This weeklong celebration begins on the first day of Endwinter and concludes at midnight of the 6th. This holiday celebrates both the family and the end of winter. On the 1st, families bring green plants into their house, with holly and ivy the predominant two. If holly is brought into the home first, the man will rule the house, while if ivy is the first, the woman will rule. Careful couples ensure that the two plants are brought into the house together to ensure harmony for the year. While the Feast of Independence is a celebration of the community, the Celebration of the Hearth centres on the family. The week is spent visiting and feasting with others in the community, and is a day when infants receive blessing from the local church, and are announced to the community. The 6th is spent with family, and is a joyous feast shared by the family and extended family if any are present in the community. The greenery that was brought in by the heads of the household is taken down and burned in the hearth after the sun sets, while ghost stories are told, and pastries and sweets are consumed.

Reading through, those with a keen eye, may notice I have 'stolen' much of the cultural aspects of the Naxmorian People, and the Celebration of the Hearth is very much akin to the early celebrations of Christmas as celebrated during the dark ages. A good location for the history ofChristams and it's myths/legends can be found here: http://www.snopes.com/holidays/christmas/superstitions.asp

I think I have another country that I did a lote of write up for, and I am trying to find it becuase it shows a definte difference in theother culture.

11-01-2009, 01:28 PM
This week's Roleplaying Tips newsletter has an article on this topic. http://www.roleplayingtips.com

And, coincidentally, it also has an ad for Kaidan: the Gift.

11-01-2009, 05:20 PM
Lol, here I was reading and thinking... 'where's the culture stuff...' turns out there's a new post already ^_^

Anyway, thank you very much for the tip. Giving styles a reason/cause makes a lot of sense actually. I've already been doing it without thinking I guess... :P

I still find it hard to put together things like architecture and clothing... For something as downright easy as fire it works wonders. A fantasy society famous for building gliders and airships would love kites, that's easy...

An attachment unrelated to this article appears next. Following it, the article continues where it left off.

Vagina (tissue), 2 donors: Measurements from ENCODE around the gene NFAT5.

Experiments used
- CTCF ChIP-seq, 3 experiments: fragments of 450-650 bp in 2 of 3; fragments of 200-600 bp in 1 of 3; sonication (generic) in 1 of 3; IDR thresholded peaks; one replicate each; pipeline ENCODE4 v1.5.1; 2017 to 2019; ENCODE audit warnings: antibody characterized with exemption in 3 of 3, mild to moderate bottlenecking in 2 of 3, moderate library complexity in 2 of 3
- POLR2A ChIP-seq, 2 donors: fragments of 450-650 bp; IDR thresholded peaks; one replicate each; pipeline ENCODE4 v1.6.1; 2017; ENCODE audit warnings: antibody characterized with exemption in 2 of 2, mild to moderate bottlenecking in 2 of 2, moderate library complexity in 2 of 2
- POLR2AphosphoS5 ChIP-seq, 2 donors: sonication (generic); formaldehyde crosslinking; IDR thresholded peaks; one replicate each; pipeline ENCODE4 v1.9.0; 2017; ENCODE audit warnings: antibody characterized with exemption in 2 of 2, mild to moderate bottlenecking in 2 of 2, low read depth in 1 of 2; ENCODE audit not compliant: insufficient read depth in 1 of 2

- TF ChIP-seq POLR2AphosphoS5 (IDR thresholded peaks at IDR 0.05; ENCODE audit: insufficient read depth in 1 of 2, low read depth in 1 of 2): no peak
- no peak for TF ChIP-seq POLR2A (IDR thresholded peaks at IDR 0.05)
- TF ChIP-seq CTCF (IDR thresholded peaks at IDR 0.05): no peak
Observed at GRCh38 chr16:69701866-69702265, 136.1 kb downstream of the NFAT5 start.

It's mainly how I connect things like colour-choice in clothing with architecture, without making it look silly or weird.

11-06-2009, 08:01 PM
I try to develop architecture, clothing, lifestyle, religion, and language.

The biggest part is the environment. For example, with a desert people, there are some things to note:

Sun protection - clothing covers the whole body, and is light to keep people cool (like traditional Arab dress)

Horse or camel culture (especially if nomadic in origin) - pants, especially for men (from cavalry soldiers) like traditional Steppe, Persian dress

Little water and food supply - smaller villages, nomads, large population centres are around any lakes, rivers (especially deltas) and seasides

Natural vegetation - likely few trees, most available plants are reeds and such by rivers, therefor housing would be primarily mud walls, wicker, leather, and stone (mostly the wealthy or for military structures)

Architecture - smaller buildings, close together - most people don't have plots of farmland separating the houses
Walls - none, open landscape makes for far vision, distant villages, only walls are made to keep livestock or mounts together - except for forts/castles

Climate - relating to earth, people often worship the sun when it is a powerful force, and pray to the gods for rain when they live in areas that lack it. With most boating having to do with fishing, and the area not having lots of islands, water gods like Neptune would be unpopular. So we develop our religion true to that


Religion - for a people like Muslims, where idoltry has been forbidden, architectural design goes away from the statues, gargoyles, paintings, and mosaics that we see in France. Rather, their buildings would rely on unique architectural elements, such as domes, fanciful edges, towers, ornamental pools and gardens, and colourful stones for mosaics of abstract design.

Language is really random - there doesn't seem to be an environmental connection for this; languages are more about the migration patterns and dominance of certain civilizations